13. Gauglitz, G. Direct optical sensors: Principles and selected applications. Anal. Bioanal. Chem. 2005, 381, 141–155.
  14. Leca-Bouvier, B.; Blum, L.J. Biosensors for Protein Detection: A Review. Anal. Lett. 2005, 38, 1491–1517.
  15. Mascini, M.; Tombelli, S. Biosensors for biomarkers in medical diagnostics. Biomarkers 2008, 13, 637–657.
  16. Spain, E.; Keyes, T.E.; Forster, R.J. DNA sensor based on vapour polymerised pedot films functionalised with gold nanoparticles. Biosens. Bioelectron. 2013, 41, 65–70.
  17. Huang, Y.; Xu, J.; Liu, J.; Wang, X.; Chen, B. Disease-Related Detection with Electrochemical Biosensors: A Review. Sensors 2017, 17, 2375.
  18. Li, S.; Zhang, R.; Li, P.; Yi, W.; Zhang, Z.; Chen, S.; Su, S.; Zhao, L.; Hu, C. Development of a novel method to measure macrophage migration inhibitory factor (MIF) in sera of patients with rheumatoid arthritis by combined electrochemical immunosensor. Int. Immunopharmacol. 2008, 8, 859–865.
  19. de Gracia Villa, M.; Jiménez-Jorquera, C.; Haro, I.; Gomara, M.J.; Sanmartí, R.; Fernández-Sánchez, C.; Mendoza, E. Carbon nanotube composite peptide-based biosensors as putative diagnostic tools for rheumatoid arthritis. Biosens. Bioelectron. 2011, 27, 113–118.
  20. Fagúndez, P.; Brañas, G.; Cairoli, E.; Laíz, J.; Tosar, J.P. An electrochemical biosensor for rapid detection of anti-dsDNA antibodies in absolute scale. Analyst 2018, 143, 3874–3882.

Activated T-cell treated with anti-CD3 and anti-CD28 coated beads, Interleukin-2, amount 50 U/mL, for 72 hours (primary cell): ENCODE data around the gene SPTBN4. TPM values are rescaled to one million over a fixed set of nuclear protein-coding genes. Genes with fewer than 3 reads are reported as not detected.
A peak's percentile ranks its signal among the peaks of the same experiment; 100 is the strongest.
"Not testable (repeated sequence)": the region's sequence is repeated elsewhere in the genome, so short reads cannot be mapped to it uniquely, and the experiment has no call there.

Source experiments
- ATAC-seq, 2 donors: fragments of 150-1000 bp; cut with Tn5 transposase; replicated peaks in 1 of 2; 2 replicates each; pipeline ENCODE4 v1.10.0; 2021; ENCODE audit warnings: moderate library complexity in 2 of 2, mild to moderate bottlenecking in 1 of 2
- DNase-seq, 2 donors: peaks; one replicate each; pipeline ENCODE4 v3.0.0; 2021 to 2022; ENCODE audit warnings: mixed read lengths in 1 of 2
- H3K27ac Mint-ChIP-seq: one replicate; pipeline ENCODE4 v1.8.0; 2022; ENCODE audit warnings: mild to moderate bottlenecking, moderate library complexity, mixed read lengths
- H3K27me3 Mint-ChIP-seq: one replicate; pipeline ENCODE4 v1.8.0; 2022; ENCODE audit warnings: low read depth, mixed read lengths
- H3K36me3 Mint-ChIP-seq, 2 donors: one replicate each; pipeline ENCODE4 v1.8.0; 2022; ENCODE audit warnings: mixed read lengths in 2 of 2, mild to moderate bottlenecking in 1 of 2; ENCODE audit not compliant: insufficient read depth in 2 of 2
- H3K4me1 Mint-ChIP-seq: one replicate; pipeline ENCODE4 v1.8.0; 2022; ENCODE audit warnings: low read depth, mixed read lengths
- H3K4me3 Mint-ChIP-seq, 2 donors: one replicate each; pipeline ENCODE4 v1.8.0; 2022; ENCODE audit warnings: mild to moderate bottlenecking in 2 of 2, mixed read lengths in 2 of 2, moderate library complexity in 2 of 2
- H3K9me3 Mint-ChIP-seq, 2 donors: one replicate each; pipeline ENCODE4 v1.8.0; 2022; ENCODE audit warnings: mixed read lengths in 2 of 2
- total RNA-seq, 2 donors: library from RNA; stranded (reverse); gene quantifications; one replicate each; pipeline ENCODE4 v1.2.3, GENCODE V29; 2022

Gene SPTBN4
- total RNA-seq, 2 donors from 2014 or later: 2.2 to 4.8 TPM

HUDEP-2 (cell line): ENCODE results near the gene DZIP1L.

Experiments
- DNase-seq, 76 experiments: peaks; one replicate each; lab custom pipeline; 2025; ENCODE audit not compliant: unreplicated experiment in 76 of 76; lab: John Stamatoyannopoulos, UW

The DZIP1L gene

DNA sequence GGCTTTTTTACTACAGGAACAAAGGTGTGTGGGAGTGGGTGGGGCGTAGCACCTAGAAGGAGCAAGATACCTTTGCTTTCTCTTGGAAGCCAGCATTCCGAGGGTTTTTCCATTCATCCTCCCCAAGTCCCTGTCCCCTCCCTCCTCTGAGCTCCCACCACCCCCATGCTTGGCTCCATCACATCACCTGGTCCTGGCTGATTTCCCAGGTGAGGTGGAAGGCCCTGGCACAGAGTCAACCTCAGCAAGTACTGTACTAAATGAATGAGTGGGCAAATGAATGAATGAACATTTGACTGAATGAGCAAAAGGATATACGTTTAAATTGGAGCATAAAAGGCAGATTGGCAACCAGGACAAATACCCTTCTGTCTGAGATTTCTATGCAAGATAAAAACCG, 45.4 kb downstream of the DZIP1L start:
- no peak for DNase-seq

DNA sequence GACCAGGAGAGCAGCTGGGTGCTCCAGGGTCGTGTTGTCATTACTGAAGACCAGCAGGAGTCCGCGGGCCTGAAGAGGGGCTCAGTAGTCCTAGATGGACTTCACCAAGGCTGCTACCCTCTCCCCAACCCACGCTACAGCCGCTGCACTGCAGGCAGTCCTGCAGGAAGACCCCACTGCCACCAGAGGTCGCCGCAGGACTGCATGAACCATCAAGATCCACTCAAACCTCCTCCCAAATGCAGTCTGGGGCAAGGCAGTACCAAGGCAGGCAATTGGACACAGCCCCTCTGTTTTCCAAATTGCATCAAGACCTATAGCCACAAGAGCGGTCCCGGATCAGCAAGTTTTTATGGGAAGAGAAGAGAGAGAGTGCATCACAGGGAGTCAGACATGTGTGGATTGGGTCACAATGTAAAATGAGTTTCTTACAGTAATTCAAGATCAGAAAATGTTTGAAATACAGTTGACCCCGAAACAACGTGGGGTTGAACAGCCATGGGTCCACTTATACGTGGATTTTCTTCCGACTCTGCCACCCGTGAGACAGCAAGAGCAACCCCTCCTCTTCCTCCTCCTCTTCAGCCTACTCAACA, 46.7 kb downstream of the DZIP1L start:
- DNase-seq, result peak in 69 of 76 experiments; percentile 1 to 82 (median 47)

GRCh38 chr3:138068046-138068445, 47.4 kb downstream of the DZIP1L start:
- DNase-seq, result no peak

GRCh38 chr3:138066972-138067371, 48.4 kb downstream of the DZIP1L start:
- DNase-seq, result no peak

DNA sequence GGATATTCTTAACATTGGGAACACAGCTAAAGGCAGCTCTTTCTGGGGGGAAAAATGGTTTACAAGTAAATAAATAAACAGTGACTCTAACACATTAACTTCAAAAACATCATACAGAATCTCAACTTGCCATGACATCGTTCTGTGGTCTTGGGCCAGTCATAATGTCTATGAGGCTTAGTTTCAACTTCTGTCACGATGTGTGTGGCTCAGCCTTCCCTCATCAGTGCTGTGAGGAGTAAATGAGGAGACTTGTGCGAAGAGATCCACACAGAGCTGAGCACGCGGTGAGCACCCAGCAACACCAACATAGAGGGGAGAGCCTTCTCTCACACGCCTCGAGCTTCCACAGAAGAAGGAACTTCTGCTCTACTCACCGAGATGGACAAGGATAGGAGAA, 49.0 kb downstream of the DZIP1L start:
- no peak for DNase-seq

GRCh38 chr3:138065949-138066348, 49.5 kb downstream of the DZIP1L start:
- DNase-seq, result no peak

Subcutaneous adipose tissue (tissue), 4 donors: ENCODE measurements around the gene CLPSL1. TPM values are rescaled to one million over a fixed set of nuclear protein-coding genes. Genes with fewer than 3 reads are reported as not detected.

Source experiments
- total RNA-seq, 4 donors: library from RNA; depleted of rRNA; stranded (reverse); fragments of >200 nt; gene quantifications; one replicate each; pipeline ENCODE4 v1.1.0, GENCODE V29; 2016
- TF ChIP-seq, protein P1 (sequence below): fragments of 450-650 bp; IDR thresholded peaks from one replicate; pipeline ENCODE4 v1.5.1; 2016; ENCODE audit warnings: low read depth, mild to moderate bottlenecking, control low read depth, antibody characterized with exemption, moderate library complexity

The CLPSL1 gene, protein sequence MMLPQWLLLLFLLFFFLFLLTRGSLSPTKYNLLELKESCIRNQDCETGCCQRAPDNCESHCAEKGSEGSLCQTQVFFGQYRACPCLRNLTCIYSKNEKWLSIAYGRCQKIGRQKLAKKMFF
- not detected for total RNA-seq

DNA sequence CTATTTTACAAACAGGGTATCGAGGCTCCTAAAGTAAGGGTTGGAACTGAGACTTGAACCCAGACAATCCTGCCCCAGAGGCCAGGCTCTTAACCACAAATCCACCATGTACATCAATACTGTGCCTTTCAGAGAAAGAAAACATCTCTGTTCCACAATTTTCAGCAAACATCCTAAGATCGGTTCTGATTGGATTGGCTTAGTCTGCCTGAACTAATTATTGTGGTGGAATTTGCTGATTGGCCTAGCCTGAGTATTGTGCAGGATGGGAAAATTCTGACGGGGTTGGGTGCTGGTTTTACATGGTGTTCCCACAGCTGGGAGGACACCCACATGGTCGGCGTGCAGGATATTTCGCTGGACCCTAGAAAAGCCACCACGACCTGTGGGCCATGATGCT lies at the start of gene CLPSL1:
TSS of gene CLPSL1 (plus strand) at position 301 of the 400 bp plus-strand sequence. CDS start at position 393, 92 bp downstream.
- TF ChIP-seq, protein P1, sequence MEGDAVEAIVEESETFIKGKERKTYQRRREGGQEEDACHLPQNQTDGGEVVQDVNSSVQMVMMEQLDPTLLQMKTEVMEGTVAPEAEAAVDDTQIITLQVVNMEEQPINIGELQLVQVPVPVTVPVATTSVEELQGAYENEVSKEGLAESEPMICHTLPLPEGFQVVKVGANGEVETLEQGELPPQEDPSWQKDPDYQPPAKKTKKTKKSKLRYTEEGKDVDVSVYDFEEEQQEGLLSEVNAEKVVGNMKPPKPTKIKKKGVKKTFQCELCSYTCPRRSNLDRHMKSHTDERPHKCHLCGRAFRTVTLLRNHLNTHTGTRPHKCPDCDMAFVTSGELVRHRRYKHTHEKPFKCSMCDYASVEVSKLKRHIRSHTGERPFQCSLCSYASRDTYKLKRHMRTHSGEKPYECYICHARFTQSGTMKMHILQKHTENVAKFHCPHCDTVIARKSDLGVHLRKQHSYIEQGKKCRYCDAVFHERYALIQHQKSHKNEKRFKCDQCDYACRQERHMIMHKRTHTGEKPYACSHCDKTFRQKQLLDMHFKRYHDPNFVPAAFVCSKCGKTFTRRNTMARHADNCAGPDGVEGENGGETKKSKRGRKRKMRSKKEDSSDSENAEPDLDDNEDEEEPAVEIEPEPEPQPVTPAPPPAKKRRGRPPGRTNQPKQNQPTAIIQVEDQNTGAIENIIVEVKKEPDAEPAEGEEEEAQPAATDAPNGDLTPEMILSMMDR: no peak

21. Bhavsar, K.; Fairchild, A.; Alonas, E.; Bishop, D.K.; La Belle, J.T.; Sweeney, J.; Alford, T.; Joshi, L. A cytokine immunosensor for Multiple Sclerosis detection based upon label-free electrochemical impedance spectroscopy using electroplated printed circuit board electrodes. Biosens. Bioelectron. 2009, 25, 506–509.
  22. Derkus, B.; Emregul, E.; Yucesan, C.; Emregul, K.C. Myelin basic protein immunosensor for multiple sclerosis detection based upon label-free electrochemical impedance spectroscopy. Biosens. Bioelectron. 2013, 46, 53–60.
  23. Derkus, B.; Bozkurt, P.A.; Tulu, M.; Emregul, K.C.; Yucesan, C.; Emregul, E. Simultaneous quantification of Myelin Basic Protein and Tau proteins in cerebrospinal fluid and serum of Multiple Sclerosis patients using nanoimmunosensor. Biosens. Bioelectron. 2017, 89, 781–788.
  24. Pasinszki, T.; Krebsz, M. Chapter One—Advances in celiac disease testing. Adv. Clin. Chem. 2019, 91, 1–29.
  25. Gupta, S.; Kaushal, A.; Kumar, A.; Kumar, D. Ultrasensitive transglutaminase based nanosensor for early detection of celiac disease in human. Int. J. Biol. Macromol. 2017, 105, 905–911.